No matter how much bravado you have, it’s always nerve-wracking to step into the unknown. And usually, the fear and doubt is usually for nothing.
My dad had the best advice about these types of situations: “Don’t panic early.” Think about it: It gives you permission to panic if the need arises, but not beforehand.
The same was true when it came to the Production Technology Conference hosted by AmericanHort earlier this week in Dallas. It was a bit nerve-wracking going to a brand new conference, but as it turned out, it was worth attending.
The Production Technology Conference was small, but that’s par for the course when it comes to brand new events. And this is meant to be a smaller event compared to an event like the annual Cultivate show.
Smaller events like this gives everyone involved a much more intimate setting in which to conduct business. Whether it’s having one-on-one time with an exhibitor or having smaller educational sessions, these smaller conferences provide opportunities to get to know vendors, industry experts or even peers a bit better than in a 10,000-attendee conference.
I’ve seen proof of this attending both Sage Summit and the Sage Inspire Tour back in 2015. Sage Summit had grown to a huge international conference lasting six days. That year, Sage decided to host the Inspire Tour to have several free, one-day events so Sage customers and partners could have a chance to attend an event, especially if they couldn’t work Sage Summit into their schedule.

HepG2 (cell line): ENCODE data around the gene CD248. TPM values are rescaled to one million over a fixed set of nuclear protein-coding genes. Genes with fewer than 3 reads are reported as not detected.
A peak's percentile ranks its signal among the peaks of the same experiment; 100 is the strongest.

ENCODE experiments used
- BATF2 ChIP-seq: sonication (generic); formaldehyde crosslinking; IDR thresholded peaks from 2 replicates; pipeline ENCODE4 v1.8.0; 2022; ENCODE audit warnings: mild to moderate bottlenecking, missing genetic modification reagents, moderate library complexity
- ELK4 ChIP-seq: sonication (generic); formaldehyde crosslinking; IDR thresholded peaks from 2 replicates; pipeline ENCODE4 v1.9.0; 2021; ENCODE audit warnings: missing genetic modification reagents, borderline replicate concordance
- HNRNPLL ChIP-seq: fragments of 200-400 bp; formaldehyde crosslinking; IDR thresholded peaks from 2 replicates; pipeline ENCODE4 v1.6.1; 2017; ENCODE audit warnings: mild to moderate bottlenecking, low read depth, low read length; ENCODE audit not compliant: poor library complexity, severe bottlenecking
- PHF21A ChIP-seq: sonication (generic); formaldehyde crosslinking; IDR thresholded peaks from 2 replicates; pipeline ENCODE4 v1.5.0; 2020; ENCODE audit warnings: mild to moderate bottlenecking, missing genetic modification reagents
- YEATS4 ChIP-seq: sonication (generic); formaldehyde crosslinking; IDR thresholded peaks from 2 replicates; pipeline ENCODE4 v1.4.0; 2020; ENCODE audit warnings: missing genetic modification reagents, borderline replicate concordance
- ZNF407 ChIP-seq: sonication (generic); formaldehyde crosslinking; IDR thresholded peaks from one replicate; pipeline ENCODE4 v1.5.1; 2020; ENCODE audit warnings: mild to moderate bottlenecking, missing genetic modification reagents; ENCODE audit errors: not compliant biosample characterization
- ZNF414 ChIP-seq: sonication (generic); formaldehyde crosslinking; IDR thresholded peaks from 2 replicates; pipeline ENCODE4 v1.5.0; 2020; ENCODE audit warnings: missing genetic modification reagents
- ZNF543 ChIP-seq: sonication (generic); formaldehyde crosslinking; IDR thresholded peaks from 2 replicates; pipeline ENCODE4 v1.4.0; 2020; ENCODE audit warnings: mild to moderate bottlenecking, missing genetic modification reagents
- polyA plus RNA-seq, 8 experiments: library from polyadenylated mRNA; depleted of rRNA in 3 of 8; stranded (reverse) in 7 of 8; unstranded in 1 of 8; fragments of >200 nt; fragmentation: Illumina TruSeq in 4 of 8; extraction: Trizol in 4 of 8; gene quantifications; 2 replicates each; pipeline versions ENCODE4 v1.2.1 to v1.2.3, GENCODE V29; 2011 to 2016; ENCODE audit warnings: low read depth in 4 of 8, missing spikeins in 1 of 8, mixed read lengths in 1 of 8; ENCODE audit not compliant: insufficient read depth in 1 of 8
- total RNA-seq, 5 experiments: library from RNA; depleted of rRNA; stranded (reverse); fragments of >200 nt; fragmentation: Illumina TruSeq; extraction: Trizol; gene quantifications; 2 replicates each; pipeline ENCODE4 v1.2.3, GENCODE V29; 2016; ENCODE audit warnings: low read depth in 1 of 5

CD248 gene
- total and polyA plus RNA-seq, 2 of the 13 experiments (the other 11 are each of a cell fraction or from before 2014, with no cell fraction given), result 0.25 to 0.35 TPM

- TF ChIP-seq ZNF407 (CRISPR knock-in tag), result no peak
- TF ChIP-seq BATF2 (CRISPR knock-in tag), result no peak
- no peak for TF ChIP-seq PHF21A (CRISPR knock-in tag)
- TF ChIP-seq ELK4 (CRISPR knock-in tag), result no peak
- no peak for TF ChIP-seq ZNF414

In a smaller venue, I saw multiple people have a chance to sit with a high-ranking Sage employee and have a personal conversation. I also saw people were more likely to raise their hands to participate in sessions when the setting was more intimate. It really gave people the impression they were “among friends” and they weren’t going to be looked at funny for “asking the wrong question.”
We saw this at the Production Technology Conference, too. Greg had a chance to have good conversations with three different customers during the show. At a larger show, people are usually so busy, they don’t have time to stop and think. There was also a chance to meet some new people, especially people directly involved in technology as we are.
We were also pleased to find out the session Greg Lafferty co-hosted, “What’s Missing from Your Operation? Software,” was the second-most attended session of the Production Technology Conference. There was a good vibe in the room, and Greg said he felt the audience was receptive to the information they were giving.
And, as with all conferences big or small, we recommend to the attendees to make sure to fill out any post-conference surveys AmericanHort sends to you. I will continue to say this until I’m blue in the face: The people who give you these surveys really and truly want to hear your opinions, good or bad. They are not going to know if there’s any problems or any positives unless you tell them.
We hope this conference grows, because we really enjoy seeing technology coming to the forefront in the minds of AmericanHort and its members.